Chronicles: 2011 Texas Water Safari
Photographer Erich Schlegel documents the 'world's toughest canoe race'
Text and photos by Erich Schlegel
Billed as “The World’s Toughest Canoe Race,” the Texas Water Safari will celebrate its 50th anniversary in the summer of 2012. Starting this year on June 11, the Water Safari sends teams in canoes and kayaks over a 260-mile course from San Marcos, near Austin, Texas, to Seadrift on the Texas Gulf coast.
The 2011 Safari was about as tough as it gets, and many teams completed it in a single non-stop push. Drought conditions meant low-water flows on the San Marcos and Guadalupe Rivers, slowing most teams to a crawl. Each team must be self-sufficient throughout the entire race; they can only receive water and ice from their team captain, and finish within a 100-hour cut-off time.
The first day is loaded with small technical rapids, sweepers, strainers and many dams to portage around. As the days pass, the field spreads out. After the 200-mile mark, at Victoria, the river gets interesting again; sometimes for real, sometimes imagined. This is the “Hallucination Alley” where trees become giants, naked midgets run along the bank, and refineries become “monkey temples.” Paddlers stop for beach parties that don’t exist and you begin to wonder who that guy is in the back of your canoe (ie. your teammate).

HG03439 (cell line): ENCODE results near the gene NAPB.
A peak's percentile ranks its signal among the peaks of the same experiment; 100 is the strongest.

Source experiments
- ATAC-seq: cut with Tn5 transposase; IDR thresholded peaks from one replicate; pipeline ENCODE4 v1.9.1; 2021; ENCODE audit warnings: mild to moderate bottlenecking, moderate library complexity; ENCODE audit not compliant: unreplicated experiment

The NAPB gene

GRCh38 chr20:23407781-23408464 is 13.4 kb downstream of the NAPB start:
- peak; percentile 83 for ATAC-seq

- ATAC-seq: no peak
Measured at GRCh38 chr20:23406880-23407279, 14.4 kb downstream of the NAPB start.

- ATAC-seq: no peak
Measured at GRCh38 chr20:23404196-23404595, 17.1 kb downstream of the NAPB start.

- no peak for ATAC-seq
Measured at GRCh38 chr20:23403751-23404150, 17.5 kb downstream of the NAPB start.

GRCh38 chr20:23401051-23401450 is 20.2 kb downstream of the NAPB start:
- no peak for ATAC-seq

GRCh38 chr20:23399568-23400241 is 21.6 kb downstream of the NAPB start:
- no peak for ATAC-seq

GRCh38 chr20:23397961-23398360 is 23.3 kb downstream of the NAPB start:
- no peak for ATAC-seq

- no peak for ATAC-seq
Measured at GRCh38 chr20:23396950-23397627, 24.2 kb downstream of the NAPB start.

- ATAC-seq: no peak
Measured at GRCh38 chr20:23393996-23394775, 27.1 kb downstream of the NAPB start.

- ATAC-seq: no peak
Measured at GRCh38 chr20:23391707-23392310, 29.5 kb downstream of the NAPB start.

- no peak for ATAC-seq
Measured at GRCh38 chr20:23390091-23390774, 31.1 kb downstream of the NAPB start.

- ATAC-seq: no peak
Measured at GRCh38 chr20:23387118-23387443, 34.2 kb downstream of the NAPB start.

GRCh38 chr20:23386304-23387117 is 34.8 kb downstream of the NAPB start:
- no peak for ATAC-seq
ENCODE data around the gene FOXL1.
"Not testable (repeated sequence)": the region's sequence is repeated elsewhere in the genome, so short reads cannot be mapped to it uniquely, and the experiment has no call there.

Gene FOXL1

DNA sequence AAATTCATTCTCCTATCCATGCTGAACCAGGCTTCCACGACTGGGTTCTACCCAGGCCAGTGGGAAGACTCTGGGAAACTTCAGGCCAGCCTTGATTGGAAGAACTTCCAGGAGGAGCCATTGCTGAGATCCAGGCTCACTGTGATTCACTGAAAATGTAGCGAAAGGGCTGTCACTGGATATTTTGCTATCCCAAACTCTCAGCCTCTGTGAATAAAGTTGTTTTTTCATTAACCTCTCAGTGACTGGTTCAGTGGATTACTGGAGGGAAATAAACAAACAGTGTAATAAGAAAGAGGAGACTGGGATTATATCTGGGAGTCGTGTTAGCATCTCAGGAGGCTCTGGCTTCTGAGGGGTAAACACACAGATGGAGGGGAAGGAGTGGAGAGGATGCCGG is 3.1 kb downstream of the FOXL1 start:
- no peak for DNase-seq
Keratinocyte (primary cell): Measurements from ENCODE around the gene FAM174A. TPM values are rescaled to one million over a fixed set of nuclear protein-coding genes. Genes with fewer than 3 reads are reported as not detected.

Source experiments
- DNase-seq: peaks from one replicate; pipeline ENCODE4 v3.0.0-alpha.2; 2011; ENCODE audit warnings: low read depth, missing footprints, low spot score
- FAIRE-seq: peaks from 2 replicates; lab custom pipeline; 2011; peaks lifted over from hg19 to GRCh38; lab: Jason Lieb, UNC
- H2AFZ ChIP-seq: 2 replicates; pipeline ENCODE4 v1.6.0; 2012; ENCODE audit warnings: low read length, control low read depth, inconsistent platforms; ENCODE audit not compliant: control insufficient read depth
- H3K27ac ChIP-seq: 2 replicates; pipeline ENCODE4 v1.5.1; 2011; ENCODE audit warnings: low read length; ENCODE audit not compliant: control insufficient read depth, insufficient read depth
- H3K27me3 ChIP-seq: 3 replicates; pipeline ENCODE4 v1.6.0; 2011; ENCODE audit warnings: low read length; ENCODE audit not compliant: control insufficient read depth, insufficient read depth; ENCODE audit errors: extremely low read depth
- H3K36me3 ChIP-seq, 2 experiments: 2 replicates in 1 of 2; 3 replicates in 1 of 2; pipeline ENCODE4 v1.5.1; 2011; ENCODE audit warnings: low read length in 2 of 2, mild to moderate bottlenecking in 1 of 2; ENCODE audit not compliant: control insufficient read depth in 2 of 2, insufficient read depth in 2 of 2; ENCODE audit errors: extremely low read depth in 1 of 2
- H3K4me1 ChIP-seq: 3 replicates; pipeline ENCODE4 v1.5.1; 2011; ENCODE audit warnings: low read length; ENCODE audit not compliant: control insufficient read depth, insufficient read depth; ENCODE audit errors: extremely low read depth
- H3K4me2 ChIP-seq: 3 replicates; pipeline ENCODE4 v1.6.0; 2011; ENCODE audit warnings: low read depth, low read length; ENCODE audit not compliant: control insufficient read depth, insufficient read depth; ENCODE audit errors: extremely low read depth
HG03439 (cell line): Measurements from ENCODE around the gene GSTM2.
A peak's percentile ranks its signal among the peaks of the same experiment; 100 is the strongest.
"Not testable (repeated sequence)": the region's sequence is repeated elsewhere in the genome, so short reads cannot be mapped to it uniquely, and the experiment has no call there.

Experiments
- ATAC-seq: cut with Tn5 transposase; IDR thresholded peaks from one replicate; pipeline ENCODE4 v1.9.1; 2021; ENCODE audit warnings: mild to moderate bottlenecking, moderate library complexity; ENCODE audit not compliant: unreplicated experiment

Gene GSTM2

I raced in 2010, paddling a Wenonah Voyager with a rudder, in the solo unlimited division. Knowing the river and all the nasty places, I was able to position myself in places to photograph that no spectator ever sees. One especially nasty place is a log-jam that blocks an entire horseshoe section of the Guadalupe River several miles up from the last checkpoint. Teams must portage up a steep, eight-foot bank, drag their boats through a forest of trees, weeds, and spider webs, then back down a ten-foot bank into a side creek that eventually flows back into the alligator infested river.
The last obstacle is crossing San Antonio Bay and the Intercoastal Waterway just before the finish line at Seadrift. Last year, many teams, including myself, were forced to camp on the last spot of land before the finish and wait out a gale. It was the only sleep many of us got the entire race—pure torture when in eyesight of the finish line.